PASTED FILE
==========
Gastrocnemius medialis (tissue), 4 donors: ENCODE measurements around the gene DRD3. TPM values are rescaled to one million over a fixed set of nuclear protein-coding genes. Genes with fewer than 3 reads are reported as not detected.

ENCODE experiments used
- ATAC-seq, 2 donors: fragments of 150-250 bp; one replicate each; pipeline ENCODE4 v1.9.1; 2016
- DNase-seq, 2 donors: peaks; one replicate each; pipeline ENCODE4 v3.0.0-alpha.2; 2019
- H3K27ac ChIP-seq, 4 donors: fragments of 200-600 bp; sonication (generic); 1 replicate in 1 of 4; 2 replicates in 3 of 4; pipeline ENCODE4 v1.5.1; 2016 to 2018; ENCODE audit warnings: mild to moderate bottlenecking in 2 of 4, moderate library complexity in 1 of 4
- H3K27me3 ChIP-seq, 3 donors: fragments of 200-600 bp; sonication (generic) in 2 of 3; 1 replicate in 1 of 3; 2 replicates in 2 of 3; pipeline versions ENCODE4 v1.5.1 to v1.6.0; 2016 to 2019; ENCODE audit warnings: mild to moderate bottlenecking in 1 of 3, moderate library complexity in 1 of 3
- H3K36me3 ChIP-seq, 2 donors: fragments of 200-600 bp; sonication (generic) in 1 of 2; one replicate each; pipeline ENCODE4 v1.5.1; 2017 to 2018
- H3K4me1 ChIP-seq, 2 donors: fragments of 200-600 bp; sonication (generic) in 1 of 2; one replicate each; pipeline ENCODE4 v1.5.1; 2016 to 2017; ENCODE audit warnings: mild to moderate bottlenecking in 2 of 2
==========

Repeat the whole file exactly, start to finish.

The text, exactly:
Gastrocnemius medialis (tissue), 4 donors: ENCODE measurements around the gene DRD3. TPM values are rescaled to one million over a fixed set of nuclear protein-coding genes. Genes with fewer than 3 reads are reported as not detected.

ENCODE experiments used
- ATAC-seq, 2 donors: fragments of 150-250 bp; one replicate each; pipeline ENCODE4 v1.9.1; 2016
- DNase-seq, 2 donors: peaks; one replicate each; pipeline ENCODE4 v3.0.0-alpha.2; 2019
- H3K27ac ChIP-seq, 4 donors: fragments of 200-600 bp; sonication (generic); 1 replicate in 1 of 4; 2 replicates in 3 of 4; pipeline ENCODE4 v1.5.1; 2016 to 2018; ENCODE audit warnings: mild to moderate bottlenecking in 2 of 4, moderate library complexity in 1 of 4
- H3K27me3 ChIP-seq, 3 donors: fragments of 200-600 bp; sonication (generic) in 2 of 3; 1 replicate in 1 of 3; 2 replicates in 2 of 3; pipeline versions ENCODE4 v1.5.1 to v1.6.0; 2016 to 2019; ENCODE audit warnings: mild to moderate bottlenecking in 1 of 3, moderate library complexity in 1 of 3
- H3K36me3 ChIP-seq, 2 donors: fragments of 200-600 bp; sonication (generic) in 1 of 2; one replicate each; pipeline ENCODE4 v1.5.1; 2017 to 2018
- H3K4me1 ChIP-seq, 2 donors: fragments of 200-600 bp; sonication (generic) in 1 of 2; one replicate each; pipeline ENCODE4 v1.5.1; 2016 to 2017; ENCODE audit warnings: mild to moderate bottlenecking in 2 of 2